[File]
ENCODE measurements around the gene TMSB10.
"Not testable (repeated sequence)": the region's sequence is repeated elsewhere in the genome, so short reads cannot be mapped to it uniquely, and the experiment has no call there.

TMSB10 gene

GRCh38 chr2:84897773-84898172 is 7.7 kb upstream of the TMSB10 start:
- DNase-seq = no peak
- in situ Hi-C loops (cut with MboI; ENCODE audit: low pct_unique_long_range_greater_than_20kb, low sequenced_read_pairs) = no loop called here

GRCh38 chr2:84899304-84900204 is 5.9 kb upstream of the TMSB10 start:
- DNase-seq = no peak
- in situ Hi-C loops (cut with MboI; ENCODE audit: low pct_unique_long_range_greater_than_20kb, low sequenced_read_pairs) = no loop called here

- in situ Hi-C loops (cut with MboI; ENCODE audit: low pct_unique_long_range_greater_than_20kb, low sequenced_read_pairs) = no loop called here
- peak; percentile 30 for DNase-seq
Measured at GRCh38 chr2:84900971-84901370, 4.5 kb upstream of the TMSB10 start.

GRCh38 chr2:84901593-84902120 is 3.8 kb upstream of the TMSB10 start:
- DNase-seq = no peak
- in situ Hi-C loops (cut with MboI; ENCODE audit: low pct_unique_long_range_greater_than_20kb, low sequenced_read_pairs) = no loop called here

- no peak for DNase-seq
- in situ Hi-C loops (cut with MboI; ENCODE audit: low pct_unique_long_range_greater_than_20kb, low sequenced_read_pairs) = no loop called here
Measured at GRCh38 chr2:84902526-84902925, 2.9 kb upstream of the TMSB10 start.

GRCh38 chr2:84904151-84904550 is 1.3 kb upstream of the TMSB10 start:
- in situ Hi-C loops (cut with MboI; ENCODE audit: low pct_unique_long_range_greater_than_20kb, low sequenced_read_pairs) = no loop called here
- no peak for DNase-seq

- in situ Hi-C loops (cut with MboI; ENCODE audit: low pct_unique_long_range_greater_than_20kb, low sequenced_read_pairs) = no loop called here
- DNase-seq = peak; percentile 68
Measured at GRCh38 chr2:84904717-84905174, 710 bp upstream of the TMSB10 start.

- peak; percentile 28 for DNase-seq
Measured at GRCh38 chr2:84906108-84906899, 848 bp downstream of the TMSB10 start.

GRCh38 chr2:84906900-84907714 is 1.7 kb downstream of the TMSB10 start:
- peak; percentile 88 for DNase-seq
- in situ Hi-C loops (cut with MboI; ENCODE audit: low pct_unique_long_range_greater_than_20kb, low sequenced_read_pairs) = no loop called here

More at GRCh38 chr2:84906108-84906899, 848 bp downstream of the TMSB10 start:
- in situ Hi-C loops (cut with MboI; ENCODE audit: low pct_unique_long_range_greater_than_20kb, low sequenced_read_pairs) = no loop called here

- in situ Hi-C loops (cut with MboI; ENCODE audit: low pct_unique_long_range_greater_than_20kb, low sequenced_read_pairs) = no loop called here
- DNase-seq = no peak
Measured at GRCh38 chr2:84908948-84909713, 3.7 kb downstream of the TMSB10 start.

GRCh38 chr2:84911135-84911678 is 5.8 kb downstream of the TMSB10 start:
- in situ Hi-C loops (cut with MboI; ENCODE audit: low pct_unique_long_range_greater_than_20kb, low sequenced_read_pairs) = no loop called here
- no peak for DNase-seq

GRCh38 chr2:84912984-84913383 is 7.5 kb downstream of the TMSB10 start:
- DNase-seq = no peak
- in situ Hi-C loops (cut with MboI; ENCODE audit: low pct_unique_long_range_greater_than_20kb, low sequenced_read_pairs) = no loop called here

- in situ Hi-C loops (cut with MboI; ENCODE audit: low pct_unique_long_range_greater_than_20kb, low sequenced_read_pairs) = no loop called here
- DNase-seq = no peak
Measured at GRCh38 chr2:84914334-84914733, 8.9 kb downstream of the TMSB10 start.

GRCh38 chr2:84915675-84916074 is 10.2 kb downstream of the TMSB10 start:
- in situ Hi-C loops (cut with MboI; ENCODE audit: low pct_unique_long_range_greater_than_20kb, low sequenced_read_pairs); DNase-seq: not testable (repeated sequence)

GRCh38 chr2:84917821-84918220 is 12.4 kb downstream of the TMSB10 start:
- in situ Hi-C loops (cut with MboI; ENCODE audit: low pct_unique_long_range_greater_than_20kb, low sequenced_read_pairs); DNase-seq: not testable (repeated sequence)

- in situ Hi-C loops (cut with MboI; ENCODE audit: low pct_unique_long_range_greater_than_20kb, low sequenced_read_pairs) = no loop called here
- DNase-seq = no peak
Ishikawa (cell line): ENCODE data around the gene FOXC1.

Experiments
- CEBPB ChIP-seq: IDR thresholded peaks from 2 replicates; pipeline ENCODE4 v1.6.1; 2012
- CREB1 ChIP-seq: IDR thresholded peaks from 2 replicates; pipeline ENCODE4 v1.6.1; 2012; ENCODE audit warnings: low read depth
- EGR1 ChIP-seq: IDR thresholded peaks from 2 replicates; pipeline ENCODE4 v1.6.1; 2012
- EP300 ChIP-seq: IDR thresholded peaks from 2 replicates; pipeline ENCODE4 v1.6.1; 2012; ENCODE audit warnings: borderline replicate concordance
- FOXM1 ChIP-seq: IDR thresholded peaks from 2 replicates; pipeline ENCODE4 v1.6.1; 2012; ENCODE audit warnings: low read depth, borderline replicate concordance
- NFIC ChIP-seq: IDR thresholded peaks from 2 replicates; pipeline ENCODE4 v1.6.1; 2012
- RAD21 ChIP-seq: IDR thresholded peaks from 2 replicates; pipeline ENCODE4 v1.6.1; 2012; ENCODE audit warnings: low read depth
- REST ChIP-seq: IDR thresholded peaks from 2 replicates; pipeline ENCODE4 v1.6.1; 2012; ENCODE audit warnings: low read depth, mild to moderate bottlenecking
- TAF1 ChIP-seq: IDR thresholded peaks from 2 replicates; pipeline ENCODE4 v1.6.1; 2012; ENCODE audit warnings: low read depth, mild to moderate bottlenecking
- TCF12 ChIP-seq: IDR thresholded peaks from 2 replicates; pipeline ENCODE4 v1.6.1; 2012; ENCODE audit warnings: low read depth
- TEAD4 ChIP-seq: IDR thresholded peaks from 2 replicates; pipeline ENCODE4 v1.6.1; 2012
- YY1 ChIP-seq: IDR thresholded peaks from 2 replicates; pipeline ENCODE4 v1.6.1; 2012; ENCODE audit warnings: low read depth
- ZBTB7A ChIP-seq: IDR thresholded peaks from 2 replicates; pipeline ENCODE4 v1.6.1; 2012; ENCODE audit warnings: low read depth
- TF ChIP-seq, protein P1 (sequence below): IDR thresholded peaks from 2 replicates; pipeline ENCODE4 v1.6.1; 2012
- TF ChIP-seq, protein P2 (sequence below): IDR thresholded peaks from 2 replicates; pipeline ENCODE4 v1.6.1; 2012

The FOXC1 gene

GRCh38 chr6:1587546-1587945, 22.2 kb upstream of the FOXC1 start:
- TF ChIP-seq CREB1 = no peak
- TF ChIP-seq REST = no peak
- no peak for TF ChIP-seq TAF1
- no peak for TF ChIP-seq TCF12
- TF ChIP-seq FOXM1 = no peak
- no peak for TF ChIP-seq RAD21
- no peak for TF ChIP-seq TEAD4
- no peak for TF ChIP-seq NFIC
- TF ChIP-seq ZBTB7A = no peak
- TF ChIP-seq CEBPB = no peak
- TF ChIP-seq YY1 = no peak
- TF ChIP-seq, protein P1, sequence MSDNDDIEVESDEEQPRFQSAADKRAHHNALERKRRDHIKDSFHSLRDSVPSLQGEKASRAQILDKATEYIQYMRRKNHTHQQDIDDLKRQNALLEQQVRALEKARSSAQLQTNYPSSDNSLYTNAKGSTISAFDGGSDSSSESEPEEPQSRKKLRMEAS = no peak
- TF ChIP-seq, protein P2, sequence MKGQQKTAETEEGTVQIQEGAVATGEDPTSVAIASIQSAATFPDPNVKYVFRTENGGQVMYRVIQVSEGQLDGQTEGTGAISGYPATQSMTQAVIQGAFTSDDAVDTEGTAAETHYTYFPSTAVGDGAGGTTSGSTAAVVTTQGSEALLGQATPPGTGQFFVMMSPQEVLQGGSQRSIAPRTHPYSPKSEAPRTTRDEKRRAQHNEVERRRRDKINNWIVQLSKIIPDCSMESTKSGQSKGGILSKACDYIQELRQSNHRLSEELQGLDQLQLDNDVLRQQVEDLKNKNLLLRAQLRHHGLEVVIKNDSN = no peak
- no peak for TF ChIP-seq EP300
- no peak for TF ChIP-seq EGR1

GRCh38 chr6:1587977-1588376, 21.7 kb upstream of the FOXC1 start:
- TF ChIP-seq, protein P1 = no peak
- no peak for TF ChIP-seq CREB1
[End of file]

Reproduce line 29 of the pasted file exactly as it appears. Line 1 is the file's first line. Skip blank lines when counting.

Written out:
- in situ Hi-C loops (cut with MboI; ENCODE audit: low pct_unique_long_range_greater_than_20kb, low sequenced_read_pairs) = no loop called here